In contemporary global culture, the trickster figures of shaman and androgyne have risen as symbols of indeterminacy, fluidity, and the power to create a new society.
Celebration of the Trickster is part of Cosmogony, a performance cycle by FOLD, the resident performance ensemble for Samadhi Arts, with installments this March at Pioneer Works, De-construkt Projekt in Red Hook, and H.O.M.E in Bushwick.
Friends of ARAS 2015 Event - Friday, October 9, 7 PM
presented by Martha Oliver-Smith
ARAS (Archive for Research in Archetypal Symbolism) and Art and Psyche Conferences invite you to a celebration to thank the Friends of ARAS who have so generously contributed to our organization.
This lecture will present the mandalas, paintings and drawings of Martha Stringham Bacon, a little known artist in the early 20th century. As the introverted wife of Leonard Bacon, a successful literary figure and poet, Martha (Patty) Bacon struggled to express herself as an artist. When she suffered a severe mental breakdown in 1923, she discovered a path to healing through creating mandalas. The Bacons’ meeting with Jung led Martha to a deeper understanding of the terrifying experience she referred to as her “tidal wave.” The background of Leonard and Martha Bacon’s association and friendship with Jung will also be explored.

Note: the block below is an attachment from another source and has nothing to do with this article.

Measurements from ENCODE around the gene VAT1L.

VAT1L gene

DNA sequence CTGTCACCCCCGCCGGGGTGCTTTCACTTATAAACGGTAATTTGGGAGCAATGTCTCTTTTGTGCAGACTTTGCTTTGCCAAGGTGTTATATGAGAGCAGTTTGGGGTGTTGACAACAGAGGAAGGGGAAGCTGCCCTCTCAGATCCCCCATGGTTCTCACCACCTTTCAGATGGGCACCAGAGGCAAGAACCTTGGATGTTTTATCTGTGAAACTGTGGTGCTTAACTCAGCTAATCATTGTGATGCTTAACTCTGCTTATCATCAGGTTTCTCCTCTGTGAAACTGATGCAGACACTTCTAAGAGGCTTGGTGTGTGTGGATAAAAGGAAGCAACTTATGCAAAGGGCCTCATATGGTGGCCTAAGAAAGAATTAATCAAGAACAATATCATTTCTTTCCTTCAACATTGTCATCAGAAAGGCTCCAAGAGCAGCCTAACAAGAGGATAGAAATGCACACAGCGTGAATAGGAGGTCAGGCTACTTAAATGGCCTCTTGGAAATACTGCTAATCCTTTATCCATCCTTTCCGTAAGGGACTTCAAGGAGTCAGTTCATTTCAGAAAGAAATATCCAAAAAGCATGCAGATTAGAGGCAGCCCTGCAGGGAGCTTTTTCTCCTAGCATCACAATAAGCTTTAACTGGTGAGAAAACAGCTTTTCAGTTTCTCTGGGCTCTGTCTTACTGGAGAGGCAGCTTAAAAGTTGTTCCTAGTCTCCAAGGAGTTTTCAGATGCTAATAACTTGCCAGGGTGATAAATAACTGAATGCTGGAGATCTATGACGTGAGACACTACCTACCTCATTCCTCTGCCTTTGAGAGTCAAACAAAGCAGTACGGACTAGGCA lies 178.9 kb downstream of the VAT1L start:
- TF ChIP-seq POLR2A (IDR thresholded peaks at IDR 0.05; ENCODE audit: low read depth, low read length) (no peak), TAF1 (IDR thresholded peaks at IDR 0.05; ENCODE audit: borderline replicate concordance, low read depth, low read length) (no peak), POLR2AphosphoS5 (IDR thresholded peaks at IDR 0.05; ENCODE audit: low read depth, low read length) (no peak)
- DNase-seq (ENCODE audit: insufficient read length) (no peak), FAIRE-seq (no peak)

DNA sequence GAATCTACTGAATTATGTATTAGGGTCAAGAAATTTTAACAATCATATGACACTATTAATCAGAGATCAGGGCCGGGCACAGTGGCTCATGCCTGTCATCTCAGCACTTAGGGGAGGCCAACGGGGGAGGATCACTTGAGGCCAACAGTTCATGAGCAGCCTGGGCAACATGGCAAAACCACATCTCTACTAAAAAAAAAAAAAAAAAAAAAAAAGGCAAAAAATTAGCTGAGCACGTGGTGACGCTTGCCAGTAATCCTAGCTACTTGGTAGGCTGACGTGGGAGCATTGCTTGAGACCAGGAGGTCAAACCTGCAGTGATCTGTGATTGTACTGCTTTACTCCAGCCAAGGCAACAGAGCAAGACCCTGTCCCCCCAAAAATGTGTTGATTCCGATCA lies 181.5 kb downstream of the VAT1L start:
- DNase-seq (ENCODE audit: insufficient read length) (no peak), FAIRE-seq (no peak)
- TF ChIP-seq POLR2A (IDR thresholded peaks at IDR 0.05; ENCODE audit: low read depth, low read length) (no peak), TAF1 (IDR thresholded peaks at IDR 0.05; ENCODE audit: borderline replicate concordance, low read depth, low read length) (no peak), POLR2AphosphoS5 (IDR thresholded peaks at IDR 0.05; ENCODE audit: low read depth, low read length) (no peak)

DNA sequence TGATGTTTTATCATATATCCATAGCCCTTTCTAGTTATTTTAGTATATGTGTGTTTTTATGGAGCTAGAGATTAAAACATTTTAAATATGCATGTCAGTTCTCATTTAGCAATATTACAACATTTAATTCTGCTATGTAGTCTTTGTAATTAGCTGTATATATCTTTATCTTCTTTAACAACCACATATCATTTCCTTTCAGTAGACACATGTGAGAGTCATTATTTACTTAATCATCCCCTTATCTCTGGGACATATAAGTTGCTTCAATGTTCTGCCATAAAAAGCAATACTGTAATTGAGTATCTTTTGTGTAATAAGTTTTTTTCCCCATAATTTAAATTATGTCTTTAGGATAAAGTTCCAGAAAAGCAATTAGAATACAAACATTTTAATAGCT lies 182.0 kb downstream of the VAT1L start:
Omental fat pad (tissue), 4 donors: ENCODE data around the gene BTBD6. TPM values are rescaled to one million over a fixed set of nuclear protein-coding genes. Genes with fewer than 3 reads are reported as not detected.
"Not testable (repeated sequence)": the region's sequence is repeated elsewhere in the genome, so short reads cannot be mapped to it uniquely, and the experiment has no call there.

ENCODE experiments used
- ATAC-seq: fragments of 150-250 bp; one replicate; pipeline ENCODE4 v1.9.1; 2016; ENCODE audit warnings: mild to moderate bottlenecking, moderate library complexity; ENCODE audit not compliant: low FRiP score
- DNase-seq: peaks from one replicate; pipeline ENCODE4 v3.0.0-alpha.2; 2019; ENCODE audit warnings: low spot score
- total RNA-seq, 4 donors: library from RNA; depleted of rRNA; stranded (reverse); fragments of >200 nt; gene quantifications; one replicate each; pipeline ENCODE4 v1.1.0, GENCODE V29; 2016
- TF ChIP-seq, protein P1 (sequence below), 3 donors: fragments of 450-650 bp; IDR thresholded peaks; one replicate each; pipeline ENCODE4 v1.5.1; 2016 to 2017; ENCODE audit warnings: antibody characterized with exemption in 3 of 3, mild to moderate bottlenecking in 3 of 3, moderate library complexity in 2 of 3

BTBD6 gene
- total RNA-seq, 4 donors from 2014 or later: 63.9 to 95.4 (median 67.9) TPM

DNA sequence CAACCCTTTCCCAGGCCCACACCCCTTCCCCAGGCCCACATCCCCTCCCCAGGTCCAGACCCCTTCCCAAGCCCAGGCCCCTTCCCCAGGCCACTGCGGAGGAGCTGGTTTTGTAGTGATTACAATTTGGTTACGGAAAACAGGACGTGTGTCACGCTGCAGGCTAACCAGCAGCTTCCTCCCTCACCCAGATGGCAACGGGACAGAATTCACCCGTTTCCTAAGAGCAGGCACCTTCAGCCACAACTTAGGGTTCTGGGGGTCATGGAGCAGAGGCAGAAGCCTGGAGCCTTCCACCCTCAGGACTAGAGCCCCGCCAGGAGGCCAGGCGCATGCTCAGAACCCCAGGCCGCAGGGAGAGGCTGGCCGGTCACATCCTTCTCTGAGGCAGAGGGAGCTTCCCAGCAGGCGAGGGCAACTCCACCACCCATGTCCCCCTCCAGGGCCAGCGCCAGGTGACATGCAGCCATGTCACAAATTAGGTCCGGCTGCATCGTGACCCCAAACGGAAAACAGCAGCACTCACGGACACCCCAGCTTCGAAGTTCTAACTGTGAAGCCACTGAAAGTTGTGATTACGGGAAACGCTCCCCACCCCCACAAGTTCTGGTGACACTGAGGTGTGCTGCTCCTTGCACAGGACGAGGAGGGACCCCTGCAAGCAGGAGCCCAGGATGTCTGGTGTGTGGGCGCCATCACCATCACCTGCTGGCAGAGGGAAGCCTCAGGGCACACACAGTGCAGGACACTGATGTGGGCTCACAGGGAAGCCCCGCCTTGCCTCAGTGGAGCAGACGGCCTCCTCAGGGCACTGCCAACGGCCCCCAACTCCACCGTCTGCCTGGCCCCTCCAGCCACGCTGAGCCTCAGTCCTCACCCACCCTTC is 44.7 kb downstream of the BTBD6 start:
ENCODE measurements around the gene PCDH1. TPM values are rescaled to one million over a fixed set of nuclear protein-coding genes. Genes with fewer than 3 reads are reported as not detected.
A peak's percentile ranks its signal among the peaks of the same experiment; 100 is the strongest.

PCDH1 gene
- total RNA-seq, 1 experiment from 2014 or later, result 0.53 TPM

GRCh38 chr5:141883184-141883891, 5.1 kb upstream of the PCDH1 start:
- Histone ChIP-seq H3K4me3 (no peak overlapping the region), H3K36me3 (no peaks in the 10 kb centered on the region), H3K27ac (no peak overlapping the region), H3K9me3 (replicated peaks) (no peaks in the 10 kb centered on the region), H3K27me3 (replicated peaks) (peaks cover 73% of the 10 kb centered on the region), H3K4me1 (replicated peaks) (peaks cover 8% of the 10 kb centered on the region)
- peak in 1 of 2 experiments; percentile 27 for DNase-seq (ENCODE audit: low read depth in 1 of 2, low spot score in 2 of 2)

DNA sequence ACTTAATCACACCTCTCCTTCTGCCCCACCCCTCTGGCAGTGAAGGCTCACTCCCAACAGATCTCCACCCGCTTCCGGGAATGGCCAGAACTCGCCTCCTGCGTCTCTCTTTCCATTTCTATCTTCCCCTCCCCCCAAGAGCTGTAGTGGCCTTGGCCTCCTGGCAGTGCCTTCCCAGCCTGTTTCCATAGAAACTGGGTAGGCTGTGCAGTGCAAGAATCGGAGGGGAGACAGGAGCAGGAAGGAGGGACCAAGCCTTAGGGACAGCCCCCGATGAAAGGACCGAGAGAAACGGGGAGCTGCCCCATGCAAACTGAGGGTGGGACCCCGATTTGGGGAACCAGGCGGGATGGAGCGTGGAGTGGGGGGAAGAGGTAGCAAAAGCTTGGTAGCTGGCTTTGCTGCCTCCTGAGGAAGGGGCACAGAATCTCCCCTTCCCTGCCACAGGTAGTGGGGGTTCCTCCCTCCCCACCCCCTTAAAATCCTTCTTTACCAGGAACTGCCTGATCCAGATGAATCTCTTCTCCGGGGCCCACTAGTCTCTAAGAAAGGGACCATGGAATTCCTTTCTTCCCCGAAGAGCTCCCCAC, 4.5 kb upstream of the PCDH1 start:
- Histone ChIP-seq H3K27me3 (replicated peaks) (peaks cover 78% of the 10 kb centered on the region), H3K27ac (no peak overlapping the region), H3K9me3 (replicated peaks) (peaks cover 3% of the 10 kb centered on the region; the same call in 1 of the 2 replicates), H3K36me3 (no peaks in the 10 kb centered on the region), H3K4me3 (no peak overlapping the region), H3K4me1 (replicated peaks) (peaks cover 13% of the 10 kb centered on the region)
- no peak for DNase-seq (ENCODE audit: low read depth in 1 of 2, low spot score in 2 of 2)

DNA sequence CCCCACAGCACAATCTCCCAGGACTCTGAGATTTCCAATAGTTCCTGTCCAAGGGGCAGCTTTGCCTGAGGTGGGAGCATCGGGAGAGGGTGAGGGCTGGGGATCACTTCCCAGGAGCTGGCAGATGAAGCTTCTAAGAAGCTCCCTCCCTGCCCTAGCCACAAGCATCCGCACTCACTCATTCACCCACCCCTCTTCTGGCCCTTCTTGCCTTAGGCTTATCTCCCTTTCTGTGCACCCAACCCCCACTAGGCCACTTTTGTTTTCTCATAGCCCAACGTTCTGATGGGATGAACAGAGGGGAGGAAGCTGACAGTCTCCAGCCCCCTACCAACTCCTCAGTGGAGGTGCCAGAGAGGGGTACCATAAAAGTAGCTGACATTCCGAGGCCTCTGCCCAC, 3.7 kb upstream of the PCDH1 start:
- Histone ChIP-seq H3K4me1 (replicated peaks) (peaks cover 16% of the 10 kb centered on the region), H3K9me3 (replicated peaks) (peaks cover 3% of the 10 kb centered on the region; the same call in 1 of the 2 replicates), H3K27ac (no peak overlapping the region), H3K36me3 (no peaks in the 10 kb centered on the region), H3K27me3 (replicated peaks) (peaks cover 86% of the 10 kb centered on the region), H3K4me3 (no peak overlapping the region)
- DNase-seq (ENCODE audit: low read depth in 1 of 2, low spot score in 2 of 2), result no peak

Martha Oliver-Smith was born to a family of writers, artists and scholars. She spent most of her childhood moving between her grandmother Martha Stringham Bacon’s place in Peace Dale and living with her mother in New York. Martha’s Mandala is a memoir about her grandmother. She is working on a second memoir.
Reception to follow. Please join us for this enlivening event!
ARAS at the C.G. Jung Center, 28 East 39th Street, New York
Please register at marthasmandala.eventbrite.com
Friends of ARAS free.
Join Friends of ARAS $30.00
Suggested donation for non-members $20.00